Four Ways Aquatic Therapy Can Benefit Your Body


What is Aquatic Therapy?

Although it may seem obvious to some, many others may not know that aquatic therapy is physical therapy that takes place in water. Although facilities that offer aquatic therapy may differ in many ways, the water where therapy occurs is normally about 92 to 94 degrees Fahrenheit in temperature. Aquatic therapy is an appropriate choice for a wide variety of patients, including those recovering from surgery, orthopedic problems, rheumatological issues, and neurological pain.

Why do physical therapy in a water environment? The specific properties of water serve to enhance the effects of physical therapy in many cases. Combine the water environment with the actual therapy and many patients do benefit in ways that would not be seen in an air environment. The goal is simply to improve mobility and function of the area of concern. Patients do not need to know how to swim in order to undergo aquatic therapy.

How Can Aquatic Therapy Benefit Me?

Aquatic therapy can be beneficial to a patient in many ways.

First, the reduced effect of gravity while in the water, otherwise known as buoyancy, will make it easier for you to move your body and to bear the reduced feeling of weight on your joints. This increase in flexibility and accompanying reduction in pain will enable you to accomplish more with your physical therapist.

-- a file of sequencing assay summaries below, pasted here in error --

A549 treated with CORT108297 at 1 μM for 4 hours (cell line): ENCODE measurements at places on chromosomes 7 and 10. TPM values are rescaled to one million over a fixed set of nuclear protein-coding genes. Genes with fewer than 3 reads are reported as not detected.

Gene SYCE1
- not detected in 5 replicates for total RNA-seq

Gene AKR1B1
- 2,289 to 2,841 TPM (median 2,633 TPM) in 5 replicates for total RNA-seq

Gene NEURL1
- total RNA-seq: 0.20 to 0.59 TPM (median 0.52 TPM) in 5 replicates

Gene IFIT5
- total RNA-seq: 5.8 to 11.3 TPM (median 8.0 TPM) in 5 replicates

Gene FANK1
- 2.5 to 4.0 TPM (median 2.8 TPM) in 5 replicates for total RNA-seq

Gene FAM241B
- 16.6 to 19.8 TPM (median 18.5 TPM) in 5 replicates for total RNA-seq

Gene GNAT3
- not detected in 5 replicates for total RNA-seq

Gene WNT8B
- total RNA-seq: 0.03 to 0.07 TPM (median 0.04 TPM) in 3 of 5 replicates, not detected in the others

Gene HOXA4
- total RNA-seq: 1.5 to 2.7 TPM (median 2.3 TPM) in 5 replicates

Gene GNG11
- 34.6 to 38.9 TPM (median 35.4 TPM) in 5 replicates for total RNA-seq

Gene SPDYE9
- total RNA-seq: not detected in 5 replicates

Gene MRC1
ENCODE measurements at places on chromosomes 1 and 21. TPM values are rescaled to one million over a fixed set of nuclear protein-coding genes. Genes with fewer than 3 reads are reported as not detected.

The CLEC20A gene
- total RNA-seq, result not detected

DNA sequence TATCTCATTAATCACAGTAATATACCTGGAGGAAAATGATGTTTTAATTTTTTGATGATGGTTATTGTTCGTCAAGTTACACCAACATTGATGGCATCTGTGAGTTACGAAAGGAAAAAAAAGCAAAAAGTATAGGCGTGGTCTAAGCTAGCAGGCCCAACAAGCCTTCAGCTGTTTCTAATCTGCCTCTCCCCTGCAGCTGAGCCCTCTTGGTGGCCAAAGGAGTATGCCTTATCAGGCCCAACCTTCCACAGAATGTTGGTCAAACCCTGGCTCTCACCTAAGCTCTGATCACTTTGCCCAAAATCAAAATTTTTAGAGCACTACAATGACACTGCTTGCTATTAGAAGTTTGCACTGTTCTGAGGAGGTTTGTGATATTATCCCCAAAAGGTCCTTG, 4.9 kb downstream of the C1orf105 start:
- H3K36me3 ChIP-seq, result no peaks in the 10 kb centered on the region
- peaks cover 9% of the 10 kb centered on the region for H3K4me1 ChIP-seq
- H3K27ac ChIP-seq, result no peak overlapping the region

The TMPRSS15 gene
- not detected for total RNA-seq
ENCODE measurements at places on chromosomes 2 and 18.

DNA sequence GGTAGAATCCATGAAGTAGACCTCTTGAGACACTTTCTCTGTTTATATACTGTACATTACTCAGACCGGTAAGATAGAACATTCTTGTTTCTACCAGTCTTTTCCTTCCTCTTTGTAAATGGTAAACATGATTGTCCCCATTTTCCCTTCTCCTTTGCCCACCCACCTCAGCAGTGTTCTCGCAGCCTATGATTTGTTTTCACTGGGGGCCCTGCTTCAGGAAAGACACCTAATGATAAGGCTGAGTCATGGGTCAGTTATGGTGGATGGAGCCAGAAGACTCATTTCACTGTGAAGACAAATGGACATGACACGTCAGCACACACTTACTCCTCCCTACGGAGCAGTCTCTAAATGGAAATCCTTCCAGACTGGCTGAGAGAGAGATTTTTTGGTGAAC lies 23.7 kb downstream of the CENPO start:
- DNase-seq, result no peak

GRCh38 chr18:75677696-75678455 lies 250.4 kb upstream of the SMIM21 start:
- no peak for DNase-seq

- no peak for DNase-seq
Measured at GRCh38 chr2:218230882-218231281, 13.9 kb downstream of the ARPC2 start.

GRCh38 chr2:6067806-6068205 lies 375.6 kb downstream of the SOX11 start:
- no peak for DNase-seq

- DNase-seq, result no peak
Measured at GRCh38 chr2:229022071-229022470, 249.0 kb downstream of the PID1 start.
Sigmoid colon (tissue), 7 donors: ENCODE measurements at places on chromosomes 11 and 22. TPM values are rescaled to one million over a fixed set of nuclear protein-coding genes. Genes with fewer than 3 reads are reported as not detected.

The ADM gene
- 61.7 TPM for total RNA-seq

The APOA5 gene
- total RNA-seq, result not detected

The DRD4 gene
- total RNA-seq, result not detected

Second, believe it or not, you will most likely get stronger faster in the water than in the air. Because water is denser than air, the amount of effort it takes for movement is far greater than if you were exercising in an air environment. The increase in effort means that you will work harder, putting greater stress on your muscles, which will lead to an increase in muscular strength.

Third, aquatic therapy usually takes place in water that is very warm, at least in the low 90s Fahrenheit. This warmer temperature will soothe all areas of your body and make you relax. Higher temperatures will increase blood flow to the extremities and generally will increase your comfort level. Combine the increased blood flow with the feeling of buoyancy and you will feel less pain than you did before you entered the water.

Fourth, during your experience with aquatic therapy, you will feel a greater sense of balance. With the feeling of being lighter due to buoyancy and the added relief of the warm water temperature, you will feel at greater ease, less reluctant to move and less worried about experiencing pain.